The year 2014 has been a bad one for international journalists, with 60 of them killed while performing their duty, many of them in trouble spots that include the Middle East, Ukraine and Afghanistan. 

According to the annual review conducted by Committee to Protect Journalists (CPJ), 60 international journalists were killed worldwide, making 2014 the deadliest year for journalists everywhere. Although it is lesser than the 70 deaths reported in 2013, the deaths of 18 more journalists in 2014 are being looked into, to determine if they were work-related as well.

This year's numbers are a direct reflection of the "increasingly volatile nature" of the tension-ridden areas, wherein Westerners are "deliberately targeted", says Shazdeh Omari, who prepared the CPJ report.

The dangers faced by international journalists were brought to attention in April when German-origin reporter Anja Niendringhaus, working with the Associated Press was killed in Afghanistan by a police officer while covering the elections.Later, in August, the execution of journalists James Foley and Steven Sottloff also triggered widespread outrage.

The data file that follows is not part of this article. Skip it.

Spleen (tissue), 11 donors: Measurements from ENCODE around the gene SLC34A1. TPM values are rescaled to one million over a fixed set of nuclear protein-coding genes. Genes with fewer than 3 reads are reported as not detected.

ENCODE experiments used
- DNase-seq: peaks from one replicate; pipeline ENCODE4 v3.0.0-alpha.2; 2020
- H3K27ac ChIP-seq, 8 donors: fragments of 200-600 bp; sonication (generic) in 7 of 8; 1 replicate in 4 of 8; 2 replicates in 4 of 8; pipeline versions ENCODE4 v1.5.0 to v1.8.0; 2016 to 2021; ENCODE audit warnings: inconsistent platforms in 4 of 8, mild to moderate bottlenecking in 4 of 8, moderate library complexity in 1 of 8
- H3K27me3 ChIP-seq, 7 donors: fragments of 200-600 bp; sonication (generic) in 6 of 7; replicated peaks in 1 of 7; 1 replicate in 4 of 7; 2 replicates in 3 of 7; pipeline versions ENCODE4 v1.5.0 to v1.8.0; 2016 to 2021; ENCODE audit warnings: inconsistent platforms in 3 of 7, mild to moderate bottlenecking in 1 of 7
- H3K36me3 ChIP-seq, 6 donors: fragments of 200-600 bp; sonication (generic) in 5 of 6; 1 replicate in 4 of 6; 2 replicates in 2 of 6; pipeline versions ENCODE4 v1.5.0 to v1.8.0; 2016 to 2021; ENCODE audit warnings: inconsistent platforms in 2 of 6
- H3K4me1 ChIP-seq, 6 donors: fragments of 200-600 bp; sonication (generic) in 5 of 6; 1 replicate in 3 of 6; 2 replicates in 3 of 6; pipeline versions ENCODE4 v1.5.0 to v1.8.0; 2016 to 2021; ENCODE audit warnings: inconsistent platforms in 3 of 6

The execution of Foley, who was kidnapped in Syria couple of years back, was captured on video and posted online by the Islamic State (IS). Two weeks later, the video showing the execution of US-Israeli journalist Steven Sottloff, who was kidnapped in August 2013, was also posted online by the IS.

In addition to international journalists losing their lives in combat zones, an overwhelming number of local reporters also face threat. In Syria, for example, around 20 local correspondents have been reported missing, all of whom presumed to be held by the IS.

In fact, Syria has retained its position as the "world's deadliest country for journalists" for the third year in a row.

Another Middle Eastern country facing unrest, Iraq, saw death of five journalists who were covering the clashes between the Iraqi government and its allies against the Islamic State.

Four journalists were killed while covering the 50-day conflict between Israel and the Occupied Palestinian Territories in July and August.

The study shows that almost half of the journalists killed in 2014 died in the Middle East, of which 38 % died in combat or crossfire.

Meanwhile, Reuters has released a chart that depicts the dangers to journalists worldwide. It also shows the break-up of deaths of 760 journalists since 2000.

Journalists in danger worldwide
Journalists in danger worldwide.Reuters